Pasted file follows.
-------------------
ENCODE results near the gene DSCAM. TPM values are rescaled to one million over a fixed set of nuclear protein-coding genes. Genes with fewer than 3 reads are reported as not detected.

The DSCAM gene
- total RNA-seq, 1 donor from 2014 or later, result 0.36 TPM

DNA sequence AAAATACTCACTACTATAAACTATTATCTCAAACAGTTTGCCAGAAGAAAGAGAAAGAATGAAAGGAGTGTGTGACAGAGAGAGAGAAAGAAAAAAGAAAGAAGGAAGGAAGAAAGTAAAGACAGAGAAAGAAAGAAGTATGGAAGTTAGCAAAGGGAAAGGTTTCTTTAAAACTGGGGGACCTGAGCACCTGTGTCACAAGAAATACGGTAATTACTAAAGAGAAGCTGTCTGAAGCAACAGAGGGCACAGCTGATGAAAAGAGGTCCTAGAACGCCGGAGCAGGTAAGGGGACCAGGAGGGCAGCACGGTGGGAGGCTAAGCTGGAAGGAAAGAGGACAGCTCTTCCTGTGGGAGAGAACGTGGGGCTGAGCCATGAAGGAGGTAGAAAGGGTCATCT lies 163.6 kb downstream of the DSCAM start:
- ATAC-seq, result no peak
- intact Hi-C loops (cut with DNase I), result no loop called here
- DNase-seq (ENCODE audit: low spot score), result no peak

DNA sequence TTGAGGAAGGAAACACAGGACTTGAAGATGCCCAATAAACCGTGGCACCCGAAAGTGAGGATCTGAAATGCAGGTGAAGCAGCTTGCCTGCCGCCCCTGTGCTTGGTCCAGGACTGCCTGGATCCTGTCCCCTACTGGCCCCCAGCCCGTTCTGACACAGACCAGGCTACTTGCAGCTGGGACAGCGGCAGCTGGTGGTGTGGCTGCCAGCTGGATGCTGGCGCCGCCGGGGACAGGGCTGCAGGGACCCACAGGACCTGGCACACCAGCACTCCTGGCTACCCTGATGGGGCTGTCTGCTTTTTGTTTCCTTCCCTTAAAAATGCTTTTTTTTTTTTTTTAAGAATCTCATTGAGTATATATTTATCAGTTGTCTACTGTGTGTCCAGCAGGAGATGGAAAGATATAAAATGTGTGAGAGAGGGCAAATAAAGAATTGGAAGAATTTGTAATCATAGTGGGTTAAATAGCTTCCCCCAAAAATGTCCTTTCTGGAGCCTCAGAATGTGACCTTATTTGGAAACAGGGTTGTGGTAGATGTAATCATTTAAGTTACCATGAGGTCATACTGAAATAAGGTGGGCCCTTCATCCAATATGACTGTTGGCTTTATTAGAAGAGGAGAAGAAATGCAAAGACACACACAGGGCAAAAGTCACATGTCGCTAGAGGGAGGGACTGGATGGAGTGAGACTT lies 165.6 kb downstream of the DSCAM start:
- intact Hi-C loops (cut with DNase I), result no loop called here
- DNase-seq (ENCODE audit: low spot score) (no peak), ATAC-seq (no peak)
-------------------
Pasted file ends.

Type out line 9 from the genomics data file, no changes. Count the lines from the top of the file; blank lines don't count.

- intact Hi-C loops (cut with DNase I), result no loop called here